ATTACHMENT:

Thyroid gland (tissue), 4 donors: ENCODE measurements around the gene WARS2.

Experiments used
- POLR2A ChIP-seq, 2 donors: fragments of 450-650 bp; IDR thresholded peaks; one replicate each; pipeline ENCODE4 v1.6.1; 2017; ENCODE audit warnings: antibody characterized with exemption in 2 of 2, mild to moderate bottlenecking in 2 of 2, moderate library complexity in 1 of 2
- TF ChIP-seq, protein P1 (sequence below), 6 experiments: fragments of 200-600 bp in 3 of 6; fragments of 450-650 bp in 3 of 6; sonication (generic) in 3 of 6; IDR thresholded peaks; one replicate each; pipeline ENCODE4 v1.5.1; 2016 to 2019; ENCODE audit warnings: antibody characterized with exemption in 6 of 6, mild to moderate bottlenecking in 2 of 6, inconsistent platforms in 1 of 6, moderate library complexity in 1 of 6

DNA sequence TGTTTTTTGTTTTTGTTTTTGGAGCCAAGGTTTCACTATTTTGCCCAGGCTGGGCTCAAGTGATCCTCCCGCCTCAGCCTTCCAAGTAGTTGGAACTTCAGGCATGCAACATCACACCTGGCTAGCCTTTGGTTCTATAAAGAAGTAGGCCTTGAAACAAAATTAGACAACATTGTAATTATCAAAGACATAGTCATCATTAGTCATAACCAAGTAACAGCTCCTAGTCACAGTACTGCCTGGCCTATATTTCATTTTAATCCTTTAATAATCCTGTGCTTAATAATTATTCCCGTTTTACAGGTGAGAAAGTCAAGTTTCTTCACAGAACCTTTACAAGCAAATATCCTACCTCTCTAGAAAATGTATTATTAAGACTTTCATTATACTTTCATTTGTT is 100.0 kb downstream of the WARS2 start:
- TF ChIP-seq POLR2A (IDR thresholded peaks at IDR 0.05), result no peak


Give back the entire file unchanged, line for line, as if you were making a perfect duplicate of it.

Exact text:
Thyroid gland (tissue), 4 donors: ENCODE measurements around the gene WARS2.

Experiments used
- POLR2A ChIP-seq, 2 donors: fragments of 450-650 bp; IDR thresholded peaks; one replicate each; pipeline ENCODE4 v1.6.1; 2017; ENCODE audit warnings: antibody characterized with exemption in 2 of 2, mild to moderate bottlenecking in 2 of 2, moderate library complexity in 1 of 2
- TF ChIP-seq, protein P1 (sequence below), 6 experiments: fragments of 200-600 bp in 3 of 6; fragments of 450-650 bp in 3 of 6; sonication (generic) in 3 of 6; IDR thresholded peaks; one replicate each; pipeline ENCODE4 v1.5.1; 2016 to 2019; ENCODE audit warnings: antibody characterized with exemption in 6 of 6, mild to moderate bottlenecking in 2 of 6, inconsistent platforms in 1 of 6, moderate library complexity in 1 of 6

DNA sequence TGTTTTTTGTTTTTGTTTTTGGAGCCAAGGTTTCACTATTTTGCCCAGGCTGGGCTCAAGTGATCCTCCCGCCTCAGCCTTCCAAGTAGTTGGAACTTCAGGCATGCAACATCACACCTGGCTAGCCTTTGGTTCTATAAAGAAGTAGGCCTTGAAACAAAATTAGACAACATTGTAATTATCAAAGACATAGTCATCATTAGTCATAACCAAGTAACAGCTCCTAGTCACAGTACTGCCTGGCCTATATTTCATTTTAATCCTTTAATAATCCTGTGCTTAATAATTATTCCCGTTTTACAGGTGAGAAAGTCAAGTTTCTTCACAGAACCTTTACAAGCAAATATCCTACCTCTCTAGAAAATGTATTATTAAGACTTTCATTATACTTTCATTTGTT is 100.0 kb downstream of the WARS2 start:
- TF ChIP-seq POLR2A (IDR thresholded peaks at IDR 0.05), result no peak